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Doctors are willing to work with patients who do not have insurance and will give discounts for paying upfront for an exam or treatment, said Nate Purpura, vice president of consumer affairs at, an online health insurance exchange based in Mountain View, Calif. Your total charge is likely to be higher than someone with insurance since insurance companies negotiate discounted rates on behalf of their members.

"You should ask the medical provider for a discount on the total charge since many are willing to offer you one," he said. "This may potentially save you 10% to 20% on your bill."

An insanely complicated medical coding system along with outsourced billing has created an environment where mistakes are prevalent, and it is "hard for doctors to navigate even with the aid of recent technological advances in electronic health records, so coding mistakes pop up everywhere," said Echevarria. Hospital bills are wrong 60% of the time and patients who are covered by multiple insurance plans face a zero percent likelihood that their bills are accurate.

"As patients we have very little visibility into what happens behind the scenes," he said. "Without the accountability that comes with transparency, there's less incentive for insurance companies, doctors and healthcare IT companies to proactively address this problem."

The costs are not daunting, but consumers should do their research before hiring a company to negotiate their medical bills. Legitimate companies will work with patients throughout the process and work to fix errors, reduce your balance owed and negotiate payment plans when possible, said Echevarria.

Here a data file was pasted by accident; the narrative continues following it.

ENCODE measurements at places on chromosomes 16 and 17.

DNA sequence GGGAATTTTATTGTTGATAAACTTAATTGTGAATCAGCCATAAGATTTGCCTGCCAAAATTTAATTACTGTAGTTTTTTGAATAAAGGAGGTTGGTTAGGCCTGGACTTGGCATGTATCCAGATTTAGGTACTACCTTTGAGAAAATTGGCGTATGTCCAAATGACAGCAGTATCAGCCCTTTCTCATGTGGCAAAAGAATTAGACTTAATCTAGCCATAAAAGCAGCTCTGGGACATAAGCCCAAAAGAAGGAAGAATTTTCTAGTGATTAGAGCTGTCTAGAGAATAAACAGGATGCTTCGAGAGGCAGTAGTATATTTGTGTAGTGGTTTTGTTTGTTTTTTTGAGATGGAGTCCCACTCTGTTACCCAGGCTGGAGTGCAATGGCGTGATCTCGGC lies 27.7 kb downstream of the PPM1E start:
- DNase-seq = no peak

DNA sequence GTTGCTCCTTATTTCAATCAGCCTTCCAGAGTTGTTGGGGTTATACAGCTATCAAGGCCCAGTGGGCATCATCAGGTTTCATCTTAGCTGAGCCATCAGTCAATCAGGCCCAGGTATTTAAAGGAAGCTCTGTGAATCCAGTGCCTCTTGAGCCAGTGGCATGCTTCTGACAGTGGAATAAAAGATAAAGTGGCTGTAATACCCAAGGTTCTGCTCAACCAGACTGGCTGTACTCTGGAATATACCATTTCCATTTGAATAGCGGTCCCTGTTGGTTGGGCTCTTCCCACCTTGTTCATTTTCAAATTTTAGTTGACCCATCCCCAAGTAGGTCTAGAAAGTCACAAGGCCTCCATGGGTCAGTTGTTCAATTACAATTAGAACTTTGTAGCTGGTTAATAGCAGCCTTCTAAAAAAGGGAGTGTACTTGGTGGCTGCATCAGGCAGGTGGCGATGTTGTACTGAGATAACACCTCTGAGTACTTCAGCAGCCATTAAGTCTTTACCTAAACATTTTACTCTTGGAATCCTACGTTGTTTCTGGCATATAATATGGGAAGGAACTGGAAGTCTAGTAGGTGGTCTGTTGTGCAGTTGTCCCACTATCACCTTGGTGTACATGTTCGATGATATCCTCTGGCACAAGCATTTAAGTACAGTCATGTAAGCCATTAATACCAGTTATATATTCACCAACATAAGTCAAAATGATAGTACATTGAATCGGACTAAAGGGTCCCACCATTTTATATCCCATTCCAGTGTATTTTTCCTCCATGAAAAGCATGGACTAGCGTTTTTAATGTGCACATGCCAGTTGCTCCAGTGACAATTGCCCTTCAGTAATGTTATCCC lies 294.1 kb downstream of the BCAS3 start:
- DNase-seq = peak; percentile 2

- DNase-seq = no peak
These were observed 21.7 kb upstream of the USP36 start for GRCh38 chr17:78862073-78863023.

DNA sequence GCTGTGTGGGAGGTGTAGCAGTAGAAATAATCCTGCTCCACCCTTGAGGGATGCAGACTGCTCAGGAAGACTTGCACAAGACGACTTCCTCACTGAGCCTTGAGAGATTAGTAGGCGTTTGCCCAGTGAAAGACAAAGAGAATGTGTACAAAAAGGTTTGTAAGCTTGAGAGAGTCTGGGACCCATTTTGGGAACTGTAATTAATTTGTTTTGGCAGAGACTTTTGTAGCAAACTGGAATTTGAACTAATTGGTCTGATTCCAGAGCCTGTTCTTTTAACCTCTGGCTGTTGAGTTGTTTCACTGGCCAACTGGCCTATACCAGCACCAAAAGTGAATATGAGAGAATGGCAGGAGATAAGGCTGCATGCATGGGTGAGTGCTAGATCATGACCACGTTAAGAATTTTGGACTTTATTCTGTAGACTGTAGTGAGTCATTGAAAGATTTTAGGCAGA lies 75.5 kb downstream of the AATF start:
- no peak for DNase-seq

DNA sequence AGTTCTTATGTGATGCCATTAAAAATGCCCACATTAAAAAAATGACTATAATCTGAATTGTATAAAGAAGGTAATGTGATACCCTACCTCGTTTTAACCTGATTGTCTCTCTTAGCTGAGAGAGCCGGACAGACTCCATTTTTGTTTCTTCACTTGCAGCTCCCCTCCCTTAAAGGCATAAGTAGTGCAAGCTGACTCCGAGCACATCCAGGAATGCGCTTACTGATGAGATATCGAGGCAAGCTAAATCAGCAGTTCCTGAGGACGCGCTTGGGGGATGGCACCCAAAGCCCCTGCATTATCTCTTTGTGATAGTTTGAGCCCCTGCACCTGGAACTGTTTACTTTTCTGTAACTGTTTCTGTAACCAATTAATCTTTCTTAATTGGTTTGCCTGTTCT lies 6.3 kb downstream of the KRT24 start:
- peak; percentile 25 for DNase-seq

"Medical bills are hard to understand and it's a normal response to feel overwhelmed," he said. "Unfortunately there are many companies out there who seek to take advantage and prey on people when they are vulnerable."

Since doctors and hospitals sometimes offer no-interest payment plans, choose a company which explores the option. While many companies provide financing options for large medical bills, be wary of ones who are "too quick to offer it up," said Echevarria.

While your medical debt is being disputed, hospitals are not allowed to charge interest on bills, he said. Hospitals and collections agencies will charge interest on delinquent bills. After your bills have been corrected, pay your bill promptly to protect your credit score.

"Otherwise, healthcare providers will hand off the debt to a collection agency," said Echevarria. "At that point, it's a race against time."

Since errors can occur frequently, look at even your run of the mill bills for routine check-ups and procedures.

"Even a $50 urgent care visit could have been improperly billed," he said. "Never assume that a medical bill is correct."

The majority of doctors offices and hospitals offer payment plans, said Purpura.

"If the amount that you're being asked to pay for your medical care is more than you can afford at once, ask your medical provider about setting up a weekly or monthly payment plan that's affordable for you," he said.

Consumers who must see their doctors often or know they are undergoing a major procedure in the future should consider a Health Savings Account (HSA) to lower future costs. HSAs allow consumers to save money on a pre-tax or tax-deductible basis to pay for a various medical expenses, including deductibles, and copayments. Any amount that is not used each year rolls over, serving as an IRA.